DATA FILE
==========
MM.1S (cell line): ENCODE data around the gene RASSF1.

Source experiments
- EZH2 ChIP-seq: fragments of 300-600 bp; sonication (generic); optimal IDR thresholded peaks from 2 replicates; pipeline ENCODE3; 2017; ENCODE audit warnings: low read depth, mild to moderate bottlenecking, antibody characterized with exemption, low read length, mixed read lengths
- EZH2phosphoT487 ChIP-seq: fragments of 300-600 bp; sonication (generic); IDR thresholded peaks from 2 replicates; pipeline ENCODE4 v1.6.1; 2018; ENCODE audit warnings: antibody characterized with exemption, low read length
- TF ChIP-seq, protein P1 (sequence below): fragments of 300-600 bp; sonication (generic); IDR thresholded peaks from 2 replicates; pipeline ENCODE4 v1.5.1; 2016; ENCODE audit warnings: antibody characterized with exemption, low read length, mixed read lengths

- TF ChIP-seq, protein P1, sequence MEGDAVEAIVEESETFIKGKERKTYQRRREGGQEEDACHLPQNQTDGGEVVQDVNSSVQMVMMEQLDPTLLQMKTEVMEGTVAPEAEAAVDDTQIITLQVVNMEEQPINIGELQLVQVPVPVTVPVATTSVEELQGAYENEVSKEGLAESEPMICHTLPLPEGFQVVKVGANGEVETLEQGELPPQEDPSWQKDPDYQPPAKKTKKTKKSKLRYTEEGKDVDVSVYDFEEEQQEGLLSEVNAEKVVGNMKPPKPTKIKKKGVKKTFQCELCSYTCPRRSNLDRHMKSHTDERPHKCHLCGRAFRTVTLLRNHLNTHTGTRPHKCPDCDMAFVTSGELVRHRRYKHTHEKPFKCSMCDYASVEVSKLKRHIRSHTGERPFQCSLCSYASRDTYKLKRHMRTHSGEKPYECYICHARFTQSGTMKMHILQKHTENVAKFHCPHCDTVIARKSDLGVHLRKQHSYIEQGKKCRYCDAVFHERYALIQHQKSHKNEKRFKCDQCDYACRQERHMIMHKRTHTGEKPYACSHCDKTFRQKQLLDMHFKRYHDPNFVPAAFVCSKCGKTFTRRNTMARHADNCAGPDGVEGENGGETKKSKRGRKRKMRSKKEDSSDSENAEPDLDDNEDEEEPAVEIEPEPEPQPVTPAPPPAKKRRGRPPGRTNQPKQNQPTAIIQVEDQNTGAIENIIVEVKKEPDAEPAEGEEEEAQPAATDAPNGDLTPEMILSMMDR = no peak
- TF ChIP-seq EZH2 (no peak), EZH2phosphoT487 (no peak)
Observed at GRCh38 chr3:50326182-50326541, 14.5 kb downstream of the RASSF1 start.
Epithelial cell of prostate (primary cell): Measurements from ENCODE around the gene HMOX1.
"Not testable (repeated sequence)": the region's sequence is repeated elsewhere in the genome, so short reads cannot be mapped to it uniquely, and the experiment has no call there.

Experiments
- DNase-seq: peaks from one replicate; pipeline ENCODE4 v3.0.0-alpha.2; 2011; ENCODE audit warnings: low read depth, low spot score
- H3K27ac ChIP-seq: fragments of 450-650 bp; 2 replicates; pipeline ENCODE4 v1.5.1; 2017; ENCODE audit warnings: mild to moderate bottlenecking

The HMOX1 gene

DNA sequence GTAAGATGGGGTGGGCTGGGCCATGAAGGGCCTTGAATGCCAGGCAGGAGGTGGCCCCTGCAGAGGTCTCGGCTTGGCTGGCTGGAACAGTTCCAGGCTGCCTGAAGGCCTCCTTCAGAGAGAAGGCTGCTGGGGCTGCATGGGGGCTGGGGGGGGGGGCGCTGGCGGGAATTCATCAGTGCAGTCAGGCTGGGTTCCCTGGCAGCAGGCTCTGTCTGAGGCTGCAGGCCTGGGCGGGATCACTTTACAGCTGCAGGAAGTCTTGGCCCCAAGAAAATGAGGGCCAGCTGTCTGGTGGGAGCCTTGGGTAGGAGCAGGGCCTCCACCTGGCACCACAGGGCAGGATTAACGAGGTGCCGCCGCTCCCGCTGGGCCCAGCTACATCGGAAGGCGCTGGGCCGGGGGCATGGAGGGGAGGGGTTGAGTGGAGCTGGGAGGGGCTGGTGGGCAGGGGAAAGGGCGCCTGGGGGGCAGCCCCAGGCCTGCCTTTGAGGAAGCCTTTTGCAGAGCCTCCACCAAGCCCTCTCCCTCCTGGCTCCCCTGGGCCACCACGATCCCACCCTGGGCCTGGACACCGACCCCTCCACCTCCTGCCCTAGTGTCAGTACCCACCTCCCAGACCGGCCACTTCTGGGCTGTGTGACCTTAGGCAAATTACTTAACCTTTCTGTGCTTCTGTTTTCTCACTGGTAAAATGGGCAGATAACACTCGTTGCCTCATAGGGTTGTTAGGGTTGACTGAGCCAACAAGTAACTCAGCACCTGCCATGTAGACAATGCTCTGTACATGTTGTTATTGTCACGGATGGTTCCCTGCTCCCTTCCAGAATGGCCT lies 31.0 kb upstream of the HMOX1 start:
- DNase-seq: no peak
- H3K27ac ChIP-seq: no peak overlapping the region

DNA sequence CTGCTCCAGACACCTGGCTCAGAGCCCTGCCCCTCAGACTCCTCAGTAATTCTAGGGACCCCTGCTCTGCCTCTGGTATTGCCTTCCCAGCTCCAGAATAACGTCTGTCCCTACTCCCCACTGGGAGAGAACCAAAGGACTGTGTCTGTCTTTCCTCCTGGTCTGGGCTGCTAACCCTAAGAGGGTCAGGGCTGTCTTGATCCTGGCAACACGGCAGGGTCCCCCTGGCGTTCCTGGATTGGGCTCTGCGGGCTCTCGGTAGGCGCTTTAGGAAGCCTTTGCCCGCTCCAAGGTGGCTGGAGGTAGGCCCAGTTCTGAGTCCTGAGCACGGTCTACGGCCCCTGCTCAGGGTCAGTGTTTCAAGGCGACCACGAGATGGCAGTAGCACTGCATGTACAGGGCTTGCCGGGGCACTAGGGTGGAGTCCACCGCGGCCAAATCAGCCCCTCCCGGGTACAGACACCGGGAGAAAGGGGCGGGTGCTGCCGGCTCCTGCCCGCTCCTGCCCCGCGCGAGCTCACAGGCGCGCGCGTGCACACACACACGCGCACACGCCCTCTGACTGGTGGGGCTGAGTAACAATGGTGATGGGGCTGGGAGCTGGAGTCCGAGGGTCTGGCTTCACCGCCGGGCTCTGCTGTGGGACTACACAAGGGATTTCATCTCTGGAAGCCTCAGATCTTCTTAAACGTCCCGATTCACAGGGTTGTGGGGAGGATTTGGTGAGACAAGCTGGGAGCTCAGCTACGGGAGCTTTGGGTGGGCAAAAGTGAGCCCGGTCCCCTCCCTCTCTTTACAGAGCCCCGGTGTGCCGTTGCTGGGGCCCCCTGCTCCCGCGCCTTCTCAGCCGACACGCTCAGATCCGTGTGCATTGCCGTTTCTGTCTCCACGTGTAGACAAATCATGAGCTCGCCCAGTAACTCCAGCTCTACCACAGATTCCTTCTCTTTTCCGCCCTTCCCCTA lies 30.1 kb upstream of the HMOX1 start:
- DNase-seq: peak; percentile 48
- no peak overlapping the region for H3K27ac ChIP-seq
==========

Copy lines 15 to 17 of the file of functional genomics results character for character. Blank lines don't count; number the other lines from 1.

DNA sequence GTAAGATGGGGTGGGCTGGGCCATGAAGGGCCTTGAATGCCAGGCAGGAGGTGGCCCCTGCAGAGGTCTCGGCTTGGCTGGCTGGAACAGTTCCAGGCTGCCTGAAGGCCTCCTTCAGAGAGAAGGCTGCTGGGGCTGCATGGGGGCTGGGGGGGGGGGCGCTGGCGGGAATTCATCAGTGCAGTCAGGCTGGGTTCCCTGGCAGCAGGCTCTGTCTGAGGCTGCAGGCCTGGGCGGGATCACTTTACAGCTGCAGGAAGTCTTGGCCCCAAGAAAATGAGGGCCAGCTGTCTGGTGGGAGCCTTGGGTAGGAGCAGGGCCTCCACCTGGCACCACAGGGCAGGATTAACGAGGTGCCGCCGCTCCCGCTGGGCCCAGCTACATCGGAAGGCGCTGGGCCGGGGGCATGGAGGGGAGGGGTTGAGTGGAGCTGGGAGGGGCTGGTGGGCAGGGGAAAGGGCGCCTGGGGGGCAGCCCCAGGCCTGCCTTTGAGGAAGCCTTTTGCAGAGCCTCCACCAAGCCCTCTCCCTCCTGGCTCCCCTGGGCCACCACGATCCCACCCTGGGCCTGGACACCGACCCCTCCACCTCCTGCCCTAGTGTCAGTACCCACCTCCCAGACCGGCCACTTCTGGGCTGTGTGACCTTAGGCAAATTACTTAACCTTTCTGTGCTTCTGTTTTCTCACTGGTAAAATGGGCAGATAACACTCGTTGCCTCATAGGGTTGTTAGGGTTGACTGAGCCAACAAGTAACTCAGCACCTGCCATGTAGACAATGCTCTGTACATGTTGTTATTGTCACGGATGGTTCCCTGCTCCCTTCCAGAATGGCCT lies 31.0 kb upstream of the HMOX1 start:
- DNase-seq: no peak
- H3K27ac ChIP-seq: no peak overlapping the region